By Monica Alonzo
By Ray Stern
By New Times Staff
By Stephen Lemons
By Chris Parker
By Monica Alonzo
By Stephen Lemons
By Robrt L. Pela
Up on a Pedestal
Regarding Edward Lebow's article about Lawrence Tenney Stevens ("The Amazing Colossal Sculptor," October 31) . . . Brilliant!
The Ugly Toxin
Residents of the Valley of the Sun need to wake up and see that the departments of Environmental Quality and Health Services continue to fail at their jobs because they do not provide actual environmental quality and competent health services for the residents of Arizona ("The Pain of Maryvale," Terry Greene Sterling, October 24).
Our state's so-called "environmental experts" ran tests and asserted that Maryvale was free of any environmental pollutant that might make children sick. Only after the Centers for Disease Control investigated and proved statistically that a higher-than-average rate of childhood leukemia was occurring in Maryvale did DHS promise to conduct a study. DHS has owed the Maryvale area this report since 1991; a five-year wait is unacceptable.
The same "experts" refuse to admit that the death rate in South Phoenix is statistically significantly higher since the toxic QPC fire in 1992. These victims of toxic-chemical contamination have been waiting four long years for assistance in addressing serious health problems and in decontaminating their homes. Perhaps a five-year wait is a minimum requirement in Arizona!
Is it a wonder that the residents of northeast Phoenix do not want the "high tech" (another phrase for "toxic chemical emitting") Sumitomo-Sitix industrial complex in their residential community? Industry does not belong in residential neighborhoods. Children should be raised next to parks, not toxic chemicals.
Big corporations, not people, are protected by Arizona's "environmental experts." It is time for DEQ to do the right thing. How many people have to die before DEQ realizes that people are more important than the polluting industries that may have caused those deaths?
In defense of "teen anarchists" the Deftones, a few bits of information should have been included in David Holthouse's article ("Stage Fright," October 17). Less than two months prior to the Desert Sky Pavilion show, the Deftones left their tour in Canada and flew to Phoenix to help bury my son, their close friend. Not only did they come to pay respects, but the lead singer, Chino, was the lead pallbearer for someone very special to the band members. Phoenix at one time was a very happy city for them, but to return so soon with such an emotionally sad memory made it very difficult.
It is my personal knowledge that some of the members do not drink alcohol at all, and most of the alcohol consumed on the day in question was done by sneaking fans, and some were invited into the group's dressing rooms. I have the utmost respect for the Deftones, and always will. Remember, there are always two sides to every story.
David Holthouse responds: Unless slurring and stumbling are Chino Moreno's usual modes of speech and locomotion, he was shitfaced onstage at U-Fest. That much is clear from video footage of the Deftones' performance and the mayhem that followed. As to the backstage drinking, three sources who were in and around Moreno's dressing room that day said he and other members of the Deftones were guzzling rum like pirates. How much help they got from groupies and road crew in plowing through a cooler of beer, I don't know.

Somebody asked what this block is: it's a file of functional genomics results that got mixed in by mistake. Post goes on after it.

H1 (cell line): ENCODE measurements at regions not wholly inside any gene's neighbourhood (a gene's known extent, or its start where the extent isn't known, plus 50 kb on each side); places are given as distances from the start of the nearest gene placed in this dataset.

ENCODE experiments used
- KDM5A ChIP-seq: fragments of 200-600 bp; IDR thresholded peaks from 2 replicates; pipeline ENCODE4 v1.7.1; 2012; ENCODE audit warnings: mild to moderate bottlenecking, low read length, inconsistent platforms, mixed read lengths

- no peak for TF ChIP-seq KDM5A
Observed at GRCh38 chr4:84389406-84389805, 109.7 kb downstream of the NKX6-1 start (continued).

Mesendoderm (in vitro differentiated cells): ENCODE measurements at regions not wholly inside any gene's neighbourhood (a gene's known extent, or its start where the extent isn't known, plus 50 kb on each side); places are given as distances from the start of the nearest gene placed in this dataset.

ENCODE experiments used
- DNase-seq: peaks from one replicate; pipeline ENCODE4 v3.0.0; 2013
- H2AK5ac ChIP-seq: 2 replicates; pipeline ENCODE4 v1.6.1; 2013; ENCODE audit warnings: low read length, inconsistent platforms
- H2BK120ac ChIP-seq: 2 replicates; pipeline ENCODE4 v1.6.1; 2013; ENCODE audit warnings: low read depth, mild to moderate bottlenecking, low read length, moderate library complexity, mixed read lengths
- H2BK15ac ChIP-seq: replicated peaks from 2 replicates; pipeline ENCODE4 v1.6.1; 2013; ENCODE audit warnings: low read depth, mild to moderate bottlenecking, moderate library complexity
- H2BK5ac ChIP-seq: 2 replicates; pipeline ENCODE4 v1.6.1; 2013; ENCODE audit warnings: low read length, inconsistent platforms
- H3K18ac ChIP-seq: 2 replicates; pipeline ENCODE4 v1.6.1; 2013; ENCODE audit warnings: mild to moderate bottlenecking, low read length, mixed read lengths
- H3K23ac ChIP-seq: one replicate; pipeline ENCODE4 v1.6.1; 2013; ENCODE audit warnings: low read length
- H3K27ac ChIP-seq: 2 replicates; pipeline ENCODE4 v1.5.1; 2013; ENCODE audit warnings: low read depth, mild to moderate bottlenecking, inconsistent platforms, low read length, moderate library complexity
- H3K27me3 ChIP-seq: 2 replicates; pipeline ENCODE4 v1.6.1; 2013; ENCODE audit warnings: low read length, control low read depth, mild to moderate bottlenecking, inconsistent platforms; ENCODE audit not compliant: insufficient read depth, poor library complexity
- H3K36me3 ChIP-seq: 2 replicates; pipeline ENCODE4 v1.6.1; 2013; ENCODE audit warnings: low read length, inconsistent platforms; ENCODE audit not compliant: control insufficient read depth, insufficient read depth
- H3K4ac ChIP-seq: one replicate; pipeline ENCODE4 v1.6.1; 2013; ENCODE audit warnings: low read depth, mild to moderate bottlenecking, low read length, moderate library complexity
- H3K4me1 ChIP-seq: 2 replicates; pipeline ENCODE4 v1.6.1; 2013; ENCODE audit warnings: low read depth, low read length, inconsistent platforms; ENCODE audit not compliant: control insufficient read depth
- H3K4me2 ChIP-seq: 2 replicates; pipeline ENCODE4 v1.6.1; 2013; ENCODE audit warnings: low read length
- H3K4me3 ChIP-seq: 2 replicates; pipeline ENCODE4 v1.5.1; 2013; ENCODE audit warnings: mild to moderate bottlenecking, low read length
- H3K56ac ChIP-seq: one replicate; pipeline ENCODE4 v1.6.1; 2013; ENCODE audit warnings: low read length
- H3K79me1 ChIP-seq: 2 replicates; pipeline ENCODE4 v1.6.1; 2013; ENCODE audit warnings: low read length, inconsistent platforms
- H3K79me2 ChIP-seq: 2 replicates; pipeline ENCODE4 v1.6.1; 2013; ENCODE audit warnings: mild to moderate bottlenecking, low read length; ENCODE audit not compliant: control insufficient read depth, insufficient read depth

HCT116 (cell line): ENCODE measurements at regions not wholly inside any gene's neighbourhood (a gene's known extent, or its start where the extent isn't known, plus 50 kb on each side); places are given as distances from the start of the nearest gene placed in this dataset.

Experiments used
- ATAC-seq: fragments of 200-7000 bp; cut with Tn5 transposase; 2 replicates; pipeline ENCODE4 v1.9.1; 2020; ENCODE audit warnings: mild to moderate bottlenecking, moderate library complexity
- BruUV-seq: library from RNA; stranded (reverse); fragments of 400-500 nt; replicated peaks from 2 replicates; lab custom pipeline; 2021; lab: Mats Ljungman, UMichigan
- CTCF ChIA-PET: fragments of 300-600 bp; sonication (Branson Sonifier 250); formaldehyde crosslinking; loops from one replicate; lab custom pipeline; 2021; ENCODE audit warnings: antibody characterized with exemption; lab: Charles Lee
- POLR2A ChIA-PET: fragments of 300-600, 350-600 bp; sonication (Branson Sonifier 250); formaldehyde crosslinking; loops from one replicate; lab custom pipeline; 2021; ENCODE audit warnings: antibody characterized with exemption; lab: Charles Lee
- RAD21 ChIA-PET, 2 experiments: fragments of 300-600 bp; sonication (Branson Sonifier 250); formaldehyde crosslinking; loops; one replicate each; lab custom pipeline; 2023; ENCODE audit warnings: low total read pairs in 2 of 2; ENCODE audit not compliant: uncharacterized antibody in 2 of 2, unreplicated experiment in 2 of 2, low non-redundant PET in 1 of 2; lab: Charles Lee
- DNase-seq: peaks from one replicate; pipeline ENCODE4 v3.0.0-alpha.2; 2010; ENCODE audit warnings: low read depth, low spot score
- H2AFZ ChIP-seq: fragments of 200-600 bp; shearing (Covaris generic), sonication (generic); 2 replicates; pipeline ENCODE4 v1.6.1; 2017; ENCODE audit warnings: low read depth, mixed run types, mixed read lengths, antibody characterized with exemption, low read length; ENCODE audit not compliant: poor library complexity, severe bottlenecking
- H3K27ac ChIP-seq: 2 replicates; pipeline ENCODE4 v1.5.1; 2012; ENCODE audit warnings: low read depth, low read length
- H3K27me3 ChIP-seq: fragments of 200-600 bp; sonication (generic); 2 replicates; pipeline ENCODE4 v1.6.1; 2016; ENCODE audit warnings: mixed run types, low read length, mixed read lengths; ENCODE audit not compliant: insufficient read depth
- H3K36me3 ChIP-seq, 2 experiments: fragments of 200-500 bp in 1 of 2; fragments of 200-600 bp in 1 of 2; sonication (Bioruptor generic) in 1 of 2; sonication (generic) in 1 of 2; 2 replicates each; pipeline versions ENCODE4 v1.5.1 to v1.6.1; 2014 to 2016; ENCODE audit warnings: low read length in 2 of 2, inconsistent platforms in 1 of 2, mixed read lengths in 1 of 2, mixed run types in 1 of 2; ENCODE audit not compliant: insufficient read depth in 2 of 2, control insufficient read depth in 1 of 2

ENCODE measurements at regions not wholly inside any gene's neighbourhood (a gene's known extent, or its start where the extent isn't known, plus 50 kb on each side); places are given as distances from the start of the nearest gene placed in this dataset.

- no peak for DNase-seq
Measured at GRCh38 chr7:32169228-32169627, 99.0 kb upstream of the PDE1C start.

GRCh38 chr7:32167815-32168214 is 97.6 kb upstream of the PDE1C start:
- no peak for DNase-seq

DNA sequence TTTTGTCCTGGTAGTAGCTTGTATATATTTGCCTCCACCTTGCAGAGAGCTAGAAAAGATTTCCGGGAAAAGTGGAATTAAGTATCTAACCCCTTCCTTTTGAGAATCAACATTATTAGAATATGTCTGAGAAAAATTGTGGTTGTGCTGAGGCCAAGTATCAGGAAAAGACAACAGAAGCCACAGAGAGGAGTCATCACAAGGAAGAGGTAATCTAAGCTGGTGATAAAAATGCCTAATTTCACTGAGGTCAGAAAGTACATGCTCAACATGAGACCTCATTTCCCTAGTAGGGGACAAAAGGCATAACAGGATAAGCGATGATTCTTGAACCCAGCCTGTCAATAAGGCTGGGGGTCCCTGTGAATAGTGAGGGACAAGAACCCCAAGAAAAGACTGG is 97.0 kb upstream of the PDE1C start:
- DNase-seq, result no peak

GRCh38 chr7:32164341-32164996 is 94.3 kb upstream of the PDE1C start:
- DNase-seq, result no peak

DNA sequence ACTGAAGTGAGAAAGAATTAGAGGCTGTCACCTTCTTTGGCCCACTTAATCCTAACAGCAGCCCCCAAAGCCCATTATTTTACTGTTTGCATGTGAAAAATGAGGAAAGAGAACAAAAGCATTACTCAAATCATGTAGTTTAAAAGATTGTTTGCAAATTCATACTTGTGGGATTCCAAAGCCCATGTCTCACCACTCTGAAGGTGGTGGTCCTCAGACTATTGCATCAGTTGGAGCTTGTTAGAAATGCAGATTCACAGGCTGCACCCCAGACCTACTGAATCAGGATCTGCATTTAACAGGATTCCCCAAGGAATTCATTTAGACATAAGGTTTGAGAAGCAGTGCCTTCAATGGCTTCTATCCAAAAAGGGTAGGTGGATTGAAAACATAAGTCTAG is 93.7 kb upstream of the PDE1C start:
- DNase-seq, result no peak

"Deadly Panacea" commits a grievous injustice against a brilliant, courageous physician and compounds the difficulties faced by terminally ill people who choose potentially life-saving experimental therapies (Howard Stansfield, September 19). For more than a decade, and virtually alone among all health-care providers in the Valley, Dr. David Payne has refused to accept death as the inevitable consequence of HIV infection. Hundreds of people are alive today, beyond the normal life expectancy of persons with HIV disease, because of his valiant efforts.
Leslie Burroughs knew that medical science and its practitioners could not help her. Death because of AIDS was imminent. She went to Payne because of his reputed willingness to inform patients about experimental therapies that may prolong life. She made the gamble to which people with AIDS or any other terminal illnesses are entitled: Try an experimental therapy which may help, and at the worst, you'll die anyway.
People with terminal illnesses should have two choices: accept the medical prognosis, go along with the medical establishment which offers no alternatives and die on schedule or gamble on experimental therapies, knowing that the worst consequence is shortening life by a few months, versus the hope of extending life by months and possibly years.
Terminally ill people are allowed the first choice and forbidden the second. A medical establishment, bolstered by the media's slanted, sensational treatment of complex life-and-death issues, bars them from making their own choices--fighting for their own lives.
The physician who wants to support a patient's desire to engage in aggressive treatment is confronted by a swamp of antiquated regulations and blatant self-interests. The medical establishment insists that doctors only prescribe approved therapies. Yet, until a few months ago, no therapy was proved effective for HIV disease. Physicians are permitted to support a patient's choice to use experimental drugs if comprehensive records are kept. But a doctor who keeps such records is presumed by the state Board of Medical Examiners to have prescribed the drugs, which board regulations do not permit. In fact, nowhere in board regulations is any provision made for a physician to support a patient's choice without risking professional liability.
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